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How to watch for scams and robots on the phone

They get worse, and they get more intelligent. Here is how to guard against a scam.

Not only are unsolicited phone calls from scammers irritating, they are malicious as well. With the variety and quantity of telephone scams affecting our daily life and constantly adjusting to changing trends in the Information Age, keeping an understanding of how to handle them has become critical to our ongoing security of sensitive information. Remaining educated about best practices and prevalent scams improves our ability to deal with them in a way that protects us from victimization.

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Scammers will continue to discover creative methods to convince individuals to give up precious data as long as there are avenues for them to contact us.

Best practices when handling scams and robots on the phone

One of the best tips to keep in mind to protect you from potential scammers is that you don’t pay for anything you haven’t started on the phone. Protect your resources and delicate data by maintaining it tight, revealing high-risk information only when you take action.

Similarly, don’t talk to scammers over the phone. Since some scams are using voice-recording software, the more you’re talking about it, the more probably you’re going to say something they might twist to claim you’ve agreed to certain terms or transactions.

Do not blindly trust what you have been told beyond that. While it’s good to give people the benefit of the doubt and see the good in others, anyone who takes into account the pitches they hear on the phone or believes indiscriminately that the validity of what they’re told becomes an easy target for scammers trying to take advantage of it.

Common phone scams and phone calls

There is a prevalence of phone scams, often preying on the propensity of people to respond out of fear or generosity. While the Federal Trade Commission offers a comprehensive list of latest scams to alert individuals to modern systems that they should be careful about, here are some of the more frequent scams that you should look for:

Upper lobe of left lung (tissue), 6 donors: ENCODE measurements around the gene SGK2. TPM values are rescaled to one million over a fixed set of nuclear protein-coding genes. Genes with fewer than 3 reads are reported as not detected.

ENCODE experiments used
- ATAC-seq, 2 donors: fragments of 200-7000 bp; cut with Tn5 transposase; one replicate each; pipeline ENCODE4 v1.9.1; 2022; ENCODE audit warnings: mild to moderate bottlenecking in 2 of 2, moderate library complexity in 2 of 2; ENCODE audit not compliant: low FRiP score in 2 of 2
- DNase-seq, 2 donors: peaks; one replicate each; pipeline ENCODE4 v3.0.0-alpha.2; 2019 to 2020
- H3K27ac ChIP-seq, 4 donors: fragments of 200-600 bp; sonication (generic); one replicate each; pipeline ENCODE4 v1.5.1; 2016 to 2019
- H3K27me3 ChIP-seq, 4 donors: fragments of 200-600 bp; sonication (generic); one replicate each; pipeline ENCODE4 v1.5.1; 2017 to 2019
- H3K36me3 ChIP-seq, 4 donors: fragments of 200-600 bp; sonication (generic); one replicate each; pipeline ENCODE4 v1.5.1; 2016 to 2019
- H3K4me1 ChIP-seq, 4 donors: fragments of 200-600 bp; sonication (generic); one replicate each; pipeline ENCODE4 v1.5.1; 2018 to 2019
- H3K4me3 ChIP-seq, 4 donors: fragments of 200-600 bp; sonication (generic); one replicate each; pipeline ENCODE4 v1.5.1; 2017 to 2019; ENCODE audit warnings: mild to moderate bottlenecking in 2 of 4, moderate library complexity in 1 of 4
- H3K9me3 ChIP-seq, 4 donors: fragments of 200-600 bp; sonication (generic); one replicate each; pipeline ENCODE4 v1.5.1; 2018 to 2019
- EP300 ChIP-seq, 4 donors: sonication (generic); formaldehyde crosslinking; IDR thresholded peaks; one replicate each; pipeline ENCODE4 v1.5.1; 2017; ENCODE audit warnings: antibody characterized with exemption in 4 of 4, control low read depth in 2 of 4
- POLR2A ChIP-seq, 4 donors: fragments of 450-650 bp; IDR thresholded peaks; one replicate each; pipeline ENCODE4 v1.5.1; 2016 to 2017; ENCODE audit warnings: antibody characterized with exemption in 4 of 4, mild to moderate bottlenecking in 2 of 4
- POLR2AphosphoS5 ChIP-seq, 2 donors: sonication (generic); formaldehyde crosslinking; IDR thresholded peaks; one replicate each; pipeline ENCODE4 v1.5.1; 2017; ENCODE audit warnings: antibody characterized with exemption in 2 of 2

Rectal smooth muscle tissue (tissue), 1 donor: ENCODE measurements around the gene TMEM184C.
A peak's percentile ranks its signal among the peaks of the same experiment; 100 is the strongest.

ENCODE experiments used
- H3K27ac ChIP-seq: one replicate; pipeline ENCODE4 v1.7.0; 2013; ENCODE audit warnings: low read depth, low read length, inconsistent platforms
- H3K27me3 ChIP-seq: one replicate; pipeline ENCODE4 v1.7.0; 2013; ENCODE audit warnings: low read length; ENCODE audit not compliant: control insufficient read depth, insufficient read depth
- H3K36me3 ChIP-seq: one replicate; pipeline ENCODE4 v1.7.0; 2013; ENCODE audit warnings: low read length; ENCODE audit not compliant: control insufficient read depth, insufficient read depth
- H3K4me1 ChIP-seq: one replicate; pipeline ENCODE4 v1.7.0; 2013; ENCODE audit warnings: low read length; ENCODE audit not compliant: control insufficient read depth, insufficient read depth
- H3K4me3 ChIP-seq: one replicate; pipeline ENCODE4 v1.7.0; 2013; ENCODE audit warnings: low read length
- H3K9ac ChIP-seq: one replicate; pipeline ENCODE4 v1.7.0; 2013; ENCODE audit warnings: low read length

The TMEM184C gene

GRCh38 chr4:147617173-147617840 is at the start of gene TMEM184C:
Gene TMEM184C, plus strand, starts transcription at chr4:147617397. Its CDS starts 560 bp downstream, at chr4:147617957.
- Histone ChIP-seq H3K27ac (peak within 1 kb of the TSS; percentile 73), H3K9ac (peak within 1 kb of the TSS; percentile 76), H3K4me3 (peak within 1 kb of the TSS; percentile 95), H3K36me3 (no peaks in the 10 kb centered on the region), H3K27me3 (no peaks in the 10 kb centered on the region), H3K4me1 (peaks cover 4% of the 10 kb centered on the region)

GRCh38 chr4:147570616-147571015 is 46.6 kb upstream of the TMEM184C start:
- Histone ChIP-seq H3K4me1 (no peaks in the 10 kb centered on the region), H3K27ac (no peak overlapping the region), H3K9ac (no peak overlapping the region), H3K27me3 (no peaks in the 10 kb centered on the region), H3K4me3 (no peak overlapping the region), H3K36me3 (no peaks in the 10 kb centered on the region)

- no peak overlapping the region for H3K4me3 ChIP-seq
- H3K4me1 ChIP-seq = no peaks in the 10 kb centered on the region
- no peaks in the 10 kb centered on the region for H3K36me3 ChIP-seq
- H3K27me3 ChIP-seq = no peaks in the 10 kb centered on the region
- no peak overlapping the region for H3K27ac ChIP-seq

1- “You can hear me” scams

If someone on an unsolicited call from an unknown number asks if you can hear them or not, they may be looking for you to answer “yes” so that they can record your affirmative response and claim that you have agreed to allow unwanted charges. The caller may pretend to be the victim’s familiar organisation, making them more comfortable and confident. Even if it looks like the call might come from someone you understand, attempt to rephrase your answer to be secure or hang up your phone.

2. Scams of charity

Often used in the aftermath of a natural disaster or tragedy by scammers, charity scams try to take advantage of your desire to help others. Do your own studies and pick charitable organisations to which you would like to contribute if you want to give cash to a specific cause. Don’t give an unsolicited caller any kind of gift.

3. Family members in dangerous scams

It’s essential that you stay calm and gathered as horrifying as these calls can be. The purpose of the scammer is to disorient you to create an emotional and senseless decision. Often targeting elderly citizens who may not be able to hear the voice of the scammer well enough to distinguish between them and the imitated family member, these scams are prey to fears and should not be trusted without first calling the family member concerned.

4. Scams of awards

Every time someone informs you you’ve won a lottery you’ve never played, you should throw a red flag. If it sounds too nice to be true, it is likely. These scams typically try to get you to pay taxes on your winnings, but you shouldn’t have to worry about paying taxes yet if you’ve never got any cash. If you choose to play games of lottery, be sure to safeguard yourself while playing. Before you have redeemed it, avoid posting a photo of a winning ticket on social media and never give someone your ticket without understanding its value.

5. Scams of technical assistance

The caller claims to be from a remarkable tech business like Apple or Microsoft in this scam, saying they have identified a problem on your computer. The reality is that nobody from bigger tech firms is watching your computer to see if there is a virus, so you shouldn’t think their statement. If you do, the scammer will try to access your laptop remotely in an effort to get sensitive information and install ransomware.

How can we combat scams and robocalls on the phone

Inundated with unsolicited calls on our phones from unknown numbers, we are not only inconvenient, but also in danger. The accepted standard to undermine our belief in the security of our phones is to ignore calls from numbers we don’t know — but that shouldn’t be the norm.

In an attempt to avoid customers from being compelled to pay for unwanted calls, comprehensive legislation on robocalls has already been implemented to the U.S. government. But to safeguard individuals from these threats, extra steps need to be taken. Relief may come through the Stopping Bad Robocalls Act, which would require phone carriers to provide customers with free screening technology to identify and block spam calls. Scammers, however, are likely to adapt and discover fresh methods of confronting individuals.

We can equip ourselves to fight fraudulent schemes and maintain delicate data away from untrustworthy hands with a better knowledge of the methods behind phone scams and robocalls.